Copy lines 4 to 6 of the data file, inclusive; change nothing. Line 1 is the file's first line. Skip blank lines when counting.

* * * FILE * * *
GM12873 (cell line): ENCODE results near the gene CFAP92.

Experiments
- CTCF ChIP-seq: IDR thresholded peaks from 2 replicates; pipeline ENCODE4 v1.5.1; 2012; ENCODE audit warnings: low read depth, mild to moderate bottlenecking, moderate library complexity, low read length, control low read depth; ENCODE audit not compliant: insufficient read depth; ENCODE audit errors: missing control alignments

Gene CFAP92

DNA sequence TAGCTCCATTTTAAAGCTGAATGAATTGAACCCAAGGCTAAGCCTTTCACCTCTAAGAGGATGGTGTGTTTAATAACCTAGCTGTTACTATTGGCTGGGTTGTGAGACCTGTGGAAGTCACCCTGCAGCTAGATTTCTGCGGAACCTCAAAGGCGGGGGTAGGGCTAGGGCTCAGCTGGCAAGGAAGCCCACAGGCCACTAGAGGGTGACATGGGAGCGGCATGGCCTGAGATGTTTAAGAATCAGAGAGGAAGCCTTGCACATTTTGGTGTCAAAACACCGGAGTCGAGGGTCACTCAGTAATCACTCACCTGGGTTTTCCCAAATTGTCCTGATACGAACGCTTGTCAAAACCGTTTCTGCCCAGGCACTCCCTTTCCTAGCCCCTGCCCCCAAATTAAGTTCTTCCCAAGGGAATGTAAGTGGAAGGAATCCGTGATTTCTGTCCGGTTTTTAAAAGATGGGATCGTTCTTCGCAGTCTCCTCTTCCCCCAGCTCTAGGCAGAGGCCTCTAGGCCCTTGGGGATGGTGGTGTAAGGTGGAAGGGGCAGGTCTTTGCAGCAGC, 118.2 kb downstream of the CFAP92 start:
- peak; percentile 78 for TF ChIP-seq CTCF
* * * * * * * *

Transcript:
Gene CFAP92

DNA sequence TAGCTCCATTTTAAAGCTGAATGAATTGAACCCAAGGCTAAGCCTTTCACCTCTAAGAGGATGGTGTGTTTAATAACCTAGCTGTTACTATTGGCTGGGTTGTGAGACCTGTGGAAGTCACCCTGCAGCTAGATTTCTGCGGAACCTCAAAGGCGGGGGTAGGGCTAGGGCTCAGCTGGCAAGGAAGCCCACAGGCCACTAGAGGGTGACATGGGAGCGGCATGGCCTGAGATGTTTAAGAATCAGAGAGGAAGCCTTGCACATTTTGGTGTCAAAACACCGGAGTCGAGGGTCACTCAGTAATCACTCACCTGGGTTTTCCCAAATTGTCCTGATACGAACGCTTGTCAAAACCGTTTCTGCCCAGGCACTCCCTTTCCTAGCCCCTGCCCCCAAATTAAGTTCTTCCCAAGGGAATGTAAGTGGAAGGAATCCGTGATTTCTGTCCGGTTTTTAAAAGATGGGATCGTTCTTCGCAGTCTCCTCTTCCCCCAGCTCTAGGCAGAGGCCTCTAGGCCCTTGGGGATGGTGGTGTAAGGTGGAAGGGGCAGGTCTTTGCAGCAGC, 118.2 kb downstream of the CFAP92 start:
- peak; percentile 78 for TF ChIP-seq CTCF